The RBA also claimed that they raised interest rates because inflationary pressures reflected excess demand and they had to increase unemployment to curb “excess” spending.
Once again, this is difficult to prove when examining official data.
The May 2023 Monetary Policy Statement provides dedicated analysis— Box B: Do corporate profits cause inflation? – They further push the profit argument:
There is little evidence of broad-based growth in domestic non-mining profit margins, suggesting that changes in domestic profit margins are not a significant independent cause of rising headline CPI inflation… At the corporate level, profit distribution has changed little. These observations are consistent with businesses generally passing on higher costs to maintain profit margins, with aggregate inflation being driven by the balance of supply and demand factors rather than changes in corporate pricing power.
As evidence mounted against this view, the RBA adjusted its stance.
For example, in – Reserve Bank Board Monetary Policy Meeting Minutes (June 6, 2023) – The Reserve Bank of Australia stated:
… Members observed that some companies were linking their prices, implicitly or directly, to past inflation. These developments raise the risk that high inflation will persist, which will make it harder for the economy to stay on its narrow path.
So this is a small concession – an acknowledgment that companies are using their pricing power in the market to ensure that inflationary pressures persist.
The current RBA governor has proven to be a huge disappointment – see yesterday’s blog post – The RBA is now a rogue organization and the government should take action to curb it (February 7, 2024) — About her shift on NAIRU.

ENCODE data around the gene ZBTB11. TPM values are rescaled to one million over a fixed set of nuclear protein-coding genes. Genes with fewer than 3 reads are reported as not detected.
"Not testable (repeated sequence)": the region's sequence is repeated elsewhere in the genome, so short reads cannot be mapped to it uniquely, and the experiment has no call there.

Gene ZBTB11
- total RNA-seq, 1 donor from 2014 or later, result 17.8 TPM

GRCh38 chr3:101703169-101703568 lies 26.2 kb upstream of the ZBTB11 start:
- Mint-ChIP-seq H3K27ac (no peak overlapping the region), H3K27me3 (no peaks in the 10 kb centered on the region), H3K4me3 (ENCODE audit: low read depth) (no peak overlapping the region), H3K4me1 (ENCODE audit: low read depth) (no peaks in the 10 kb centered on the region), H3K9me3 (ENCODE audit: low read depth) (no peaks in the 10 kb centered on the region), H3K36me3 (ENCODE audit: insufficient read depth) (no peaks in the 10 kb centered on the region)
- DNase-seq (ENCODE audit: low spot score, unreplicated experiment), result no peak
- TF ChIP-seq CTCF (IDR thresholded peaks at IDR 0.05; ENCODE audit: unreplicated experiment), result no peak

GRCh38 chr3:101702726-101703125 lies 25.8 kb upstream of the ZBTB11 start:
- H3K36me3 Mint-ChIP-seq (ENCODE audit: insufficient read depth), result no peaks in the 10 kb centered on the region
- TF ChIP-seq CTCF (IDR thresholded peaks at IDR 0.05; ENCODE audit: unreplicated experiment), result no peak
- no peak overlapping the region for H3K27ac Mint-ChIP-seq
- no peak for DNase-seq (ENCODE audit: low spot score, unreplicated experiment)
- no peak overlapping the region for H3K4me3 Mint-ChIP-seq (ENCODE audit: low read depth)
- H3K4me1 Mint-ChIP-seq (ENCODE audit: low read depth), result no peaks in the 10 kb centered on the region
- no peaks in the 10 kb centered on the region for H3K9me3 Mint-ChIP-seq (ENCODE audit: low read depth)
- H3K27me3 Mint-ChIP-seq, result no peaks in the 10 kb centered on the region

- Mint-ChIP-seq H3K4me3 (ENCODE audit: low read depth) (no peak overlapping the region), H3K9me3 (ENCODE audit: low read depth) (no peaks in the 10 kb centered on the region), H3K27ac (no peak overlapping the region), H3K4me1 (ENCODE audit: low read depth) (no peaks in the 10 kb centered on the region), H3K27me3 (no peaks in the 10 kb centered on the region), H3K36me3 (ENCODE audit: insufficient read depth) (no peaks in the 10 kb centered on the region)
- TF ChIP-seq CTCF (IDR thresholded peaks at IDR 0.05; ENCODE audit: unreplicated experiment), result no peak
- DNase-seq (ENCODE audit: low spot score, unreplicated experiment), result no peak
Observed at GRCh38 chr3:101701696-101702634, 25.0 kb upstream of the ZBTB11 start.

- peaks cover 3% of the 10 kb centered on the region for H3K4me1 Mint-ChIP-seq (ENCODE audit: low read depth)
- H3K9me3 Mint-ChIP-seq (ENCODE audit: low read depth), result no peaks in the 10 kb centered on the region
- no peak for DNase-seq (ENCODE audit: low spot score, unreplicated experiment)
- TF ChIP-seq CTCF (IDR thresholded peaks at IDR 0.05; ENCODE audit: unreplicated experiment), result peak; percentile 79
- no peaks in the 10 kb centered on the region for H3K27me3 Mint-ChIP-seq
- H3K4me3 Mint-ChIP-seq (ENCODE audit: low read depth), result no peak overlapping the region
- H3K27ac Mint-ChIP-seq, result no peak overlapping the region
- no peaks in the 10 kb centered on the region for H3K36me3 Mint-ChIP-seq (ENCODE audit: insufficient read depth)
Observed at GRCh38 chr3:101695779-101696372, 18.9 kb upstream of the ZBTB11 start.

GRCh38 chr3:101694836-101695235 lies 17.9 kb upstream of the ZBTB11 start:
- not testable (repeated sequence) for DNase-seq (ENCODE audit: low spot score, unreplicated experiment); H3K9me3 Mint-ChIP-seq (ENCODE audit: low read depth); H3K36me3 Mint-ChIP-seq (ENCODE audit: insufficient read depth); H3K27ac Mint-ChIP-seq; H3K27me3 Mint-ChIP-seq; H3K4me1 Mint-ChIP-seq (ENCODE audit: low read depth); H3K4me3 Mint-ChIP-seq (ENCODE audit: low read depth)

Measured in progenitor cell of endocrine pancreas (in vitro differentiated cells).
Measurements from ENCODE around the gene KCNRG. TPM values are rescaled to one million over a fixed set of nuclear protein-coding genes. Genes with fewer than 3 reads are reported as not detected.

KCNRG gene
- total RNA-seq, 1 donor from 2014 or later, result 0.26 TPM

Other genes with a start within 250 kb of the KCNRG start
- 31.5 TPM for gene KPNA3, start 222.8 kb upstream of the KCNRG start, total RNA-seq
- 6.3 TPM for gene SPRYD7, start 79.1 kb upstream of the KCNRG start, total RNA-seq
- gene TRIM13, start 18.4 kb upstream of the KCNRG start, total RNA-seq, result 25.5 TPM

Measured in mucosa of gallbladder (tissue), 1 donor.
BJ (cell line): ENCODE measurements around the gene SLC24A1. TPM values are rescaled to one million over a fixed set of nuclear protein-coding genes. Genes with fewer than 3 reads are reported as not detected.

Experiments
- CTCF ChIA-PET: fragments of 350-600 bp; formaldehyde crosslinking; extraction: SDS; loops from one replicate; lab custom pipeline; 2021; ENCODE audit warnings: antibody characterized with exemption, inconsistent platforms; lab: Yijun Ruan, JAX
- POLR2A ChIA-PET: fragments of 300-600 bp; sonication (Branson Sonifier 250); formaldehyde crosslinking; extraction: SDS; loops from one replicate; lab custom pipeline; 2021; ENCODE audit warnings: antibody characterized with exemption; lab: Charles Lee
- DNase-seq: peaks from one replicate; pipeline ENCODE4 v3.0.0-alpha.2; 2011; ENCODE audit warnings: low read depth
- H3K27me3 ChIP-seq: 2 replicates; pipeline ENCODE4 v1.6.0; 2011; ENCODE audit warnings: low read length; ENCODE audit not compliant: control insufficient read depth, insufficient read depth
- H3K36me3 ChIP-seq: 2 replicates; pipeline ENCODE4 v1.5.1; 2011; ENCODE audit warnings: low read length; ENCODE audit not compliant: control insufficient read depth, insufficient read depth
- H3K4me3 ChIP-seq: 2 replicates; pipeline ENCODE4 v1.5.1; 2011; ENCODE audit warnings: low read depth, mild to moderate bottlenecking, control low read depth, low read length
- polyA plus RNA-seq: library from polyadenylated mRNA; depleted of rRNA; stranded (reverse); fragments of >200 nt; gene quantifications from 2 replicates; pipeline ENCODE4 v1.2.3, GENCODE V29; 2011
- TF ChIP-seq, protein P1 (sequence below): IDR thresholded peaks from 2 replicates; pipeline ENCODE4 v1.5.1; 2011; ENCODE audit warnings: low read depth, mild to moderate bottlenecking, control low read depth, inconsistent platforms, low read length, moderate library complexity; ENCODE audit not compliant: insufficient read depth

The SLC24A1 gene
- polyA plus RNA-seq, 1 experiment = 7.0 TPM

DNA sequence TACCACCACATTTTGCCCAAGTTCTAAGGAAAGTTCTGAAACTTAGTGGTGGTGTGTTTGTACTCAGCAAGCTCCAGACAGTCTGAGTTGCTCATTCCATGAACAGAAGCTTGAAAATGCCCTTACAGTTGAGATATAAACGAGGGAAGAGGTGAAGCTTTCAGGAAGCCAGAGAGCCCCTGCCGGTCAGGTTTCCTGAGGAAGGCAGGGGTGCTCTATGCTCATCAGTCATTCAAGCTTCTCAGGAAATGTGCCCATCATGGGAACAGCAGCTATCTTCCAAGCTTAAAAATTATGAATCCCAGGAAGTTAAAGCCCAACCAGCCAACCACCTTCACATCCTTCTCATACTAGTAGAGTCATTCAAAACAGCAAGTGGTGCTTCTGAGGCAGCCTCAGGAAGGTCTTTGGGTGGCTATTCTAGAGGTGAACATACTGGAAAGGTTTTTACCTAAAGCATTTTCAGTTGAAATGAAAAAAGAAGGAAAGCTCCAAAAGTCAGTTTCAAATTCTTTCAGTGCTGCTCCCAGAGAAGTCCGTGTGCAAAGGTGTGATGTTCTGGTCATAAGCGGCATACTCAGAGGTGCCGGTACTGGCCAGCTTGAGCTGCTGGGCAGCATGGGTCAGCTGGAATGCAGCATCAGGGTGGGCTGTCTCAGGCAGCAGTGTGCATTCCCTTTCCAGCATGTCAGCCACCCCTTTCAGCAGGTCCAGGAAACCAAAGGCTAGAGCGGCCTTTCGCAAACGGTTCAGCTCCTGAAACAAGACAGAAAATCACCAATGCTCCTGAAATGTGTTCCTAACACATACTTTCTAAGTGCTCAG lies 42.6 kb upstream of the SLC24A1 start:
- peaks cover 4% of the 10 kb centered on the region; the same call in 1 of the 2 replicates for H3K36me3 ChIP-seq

New report finds massive price gouging in Australian economy
However, a major report released on Tuesday (6 February 2024) revealed just how lacking the RBA's statement was.
That report – Investigation into price gouging and unfair pricing practices ——Written by Professor Alan Firth, former Chairman of the Australian Competition and Consumer Commission.
I was taught by Alan on my Masters course at Monash University and he supervised a special reading unit on price setting that I did during the course.
The study was commissioned by the Australian Council of Trade Unions, who have clearly seen workers' real purchasing power being systematically undermined by inflation and know that businesses are exploiting inflation and its market power to drive up profit margins.
So they wanted to conduct an independent study to verify what they were seeing on “the streets.”
The research covers:
….a wide range of industries including banking, wholesale electricity and retail pricing, early childhood education and care, supermarkets and electric vehicles.
The RBA claimed that only mining profits improved.
The study concluded that prices paid locally had “increased significantly” but this was not justified by rising costs.
In other words, businesses are expanding their profit margins, and that push drives changes in the consumer price index.
The study found:
1. “The exercise of market power and restrictions on competition in specific markets exacerbates what is already a global problem.”
As a result, the initial supply constraints that emerged as a result of the pandemic and subsequent situation in Ukraine were amplified as companies with excessive pricing power drove up profits.
2. “Prices in Australia are often too high, reflecting the lack of full and effective competition in many markets. Not only are many consumers continually being overcharged, but 'profit push' pricing has also contributed significantly to inflation in recent years.”